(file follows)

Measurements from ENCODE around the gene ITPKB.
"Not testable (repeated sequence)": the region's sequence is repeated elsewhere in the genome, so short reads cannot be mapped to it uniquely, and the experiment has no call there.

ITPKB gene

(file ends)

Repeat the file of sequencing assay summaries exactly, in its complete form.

Measurements from ENCODE around the gene ITPKB.
"Not testable (repeated sequence)": the region's sequence is repeated elsewhere in the genome, so short reads cannot be mapped to it uniquely, and the experiment has no call there.

ITPKB gene